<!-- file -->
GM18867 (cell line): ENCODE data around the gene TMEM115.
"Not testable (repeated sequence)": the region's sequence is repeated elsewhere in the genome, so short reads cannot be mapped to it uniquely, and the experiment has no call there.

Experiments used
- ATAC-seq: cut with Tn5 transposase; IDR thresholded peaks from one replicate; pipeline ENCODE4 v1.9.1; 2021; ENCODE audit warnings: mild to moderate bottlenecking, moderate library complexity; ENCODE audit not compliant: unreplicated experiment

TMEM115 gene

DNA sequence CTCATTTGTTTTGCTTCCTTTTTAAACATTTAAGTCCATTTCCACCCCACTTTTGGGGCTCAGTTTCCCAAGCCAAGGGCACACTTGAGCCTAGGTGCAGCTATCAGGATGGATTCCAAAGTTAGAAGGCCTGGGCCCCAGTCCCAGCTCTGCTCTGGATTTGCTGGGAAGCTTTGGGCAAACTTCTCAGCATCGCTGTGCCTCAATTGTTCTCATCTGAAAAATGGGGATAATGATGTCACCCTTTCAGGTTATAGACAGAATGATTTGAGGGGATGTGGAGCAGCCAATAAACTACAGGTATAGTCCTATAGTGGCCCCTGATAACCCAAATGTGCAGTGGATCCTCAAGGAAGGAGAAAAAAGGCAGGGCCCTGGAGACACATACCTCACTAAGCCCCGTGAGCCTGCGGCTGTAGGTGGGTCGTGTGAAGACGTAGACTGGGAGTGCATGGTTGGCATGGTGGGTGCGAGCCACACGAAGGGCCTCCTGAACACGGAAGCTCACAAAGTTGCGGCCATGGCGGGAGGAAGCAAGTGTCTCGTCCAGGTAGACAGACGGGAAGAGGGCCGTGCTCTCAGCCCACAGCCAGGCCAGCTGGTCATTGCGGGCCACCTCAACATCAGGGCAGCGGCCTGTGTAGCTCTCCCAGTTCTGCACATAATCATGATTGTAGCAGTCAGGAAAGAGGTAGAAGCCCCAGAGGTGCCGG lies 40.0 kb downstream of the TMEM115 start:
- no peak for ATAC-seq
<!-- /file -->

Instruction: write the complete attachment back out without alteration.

GM18867 (cell line): ENCODE data around the gene TMEM115.
"Not testable (repeated sequence)": the region's sequence is repeated elsewhere in the genome, so short reads cannot be mapped to it uniquely, and the experiment has no call there.

Experiments used
- ATAC-seq: cut with Tn5 transposase; IDR thresholded peaks from one replicate; pipeline ENCODE4 v1.9.1; 2021; ENCODE audit warnings: mild to moderate bottlenecking, moderate library complexity; ENCODE audit not compliant: unreplicated experiment

TMEM115 gene

DNA sequence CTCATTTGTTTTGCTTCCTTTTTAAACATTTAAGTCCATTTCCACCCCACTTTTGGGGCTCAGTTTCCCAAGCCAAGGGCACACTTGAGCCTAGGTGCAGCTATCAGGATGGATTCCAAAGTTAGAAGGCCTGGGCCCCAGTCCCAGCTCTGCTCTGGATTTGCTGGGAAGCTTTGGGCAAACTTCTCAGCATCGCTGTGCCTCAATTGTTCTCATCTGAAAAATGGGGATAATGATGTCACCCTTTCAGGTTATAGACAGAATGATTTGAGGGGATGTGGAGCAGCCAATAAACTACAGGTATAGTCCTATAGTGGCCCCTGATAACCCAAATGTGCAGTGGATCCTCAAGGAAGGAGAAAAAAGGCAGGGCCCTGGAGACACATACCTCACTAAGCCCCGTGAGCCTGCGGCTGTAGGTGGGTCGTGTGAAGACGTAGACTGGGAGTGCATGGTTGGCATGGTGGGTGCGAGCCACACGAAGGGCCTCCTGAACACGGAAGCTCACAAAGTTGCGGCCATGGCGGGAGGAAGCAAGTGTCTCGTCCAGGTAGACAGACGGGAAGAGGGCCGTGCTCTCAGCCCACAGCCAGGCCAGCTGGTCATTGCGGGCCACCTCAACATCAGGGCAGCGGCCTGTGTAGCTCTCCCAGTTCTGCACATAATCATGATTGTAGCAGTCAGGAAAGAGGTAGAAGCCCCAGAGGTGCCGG lies 40.0 kb downstream of the TMEM115 start:
- no peak for ATAC-seq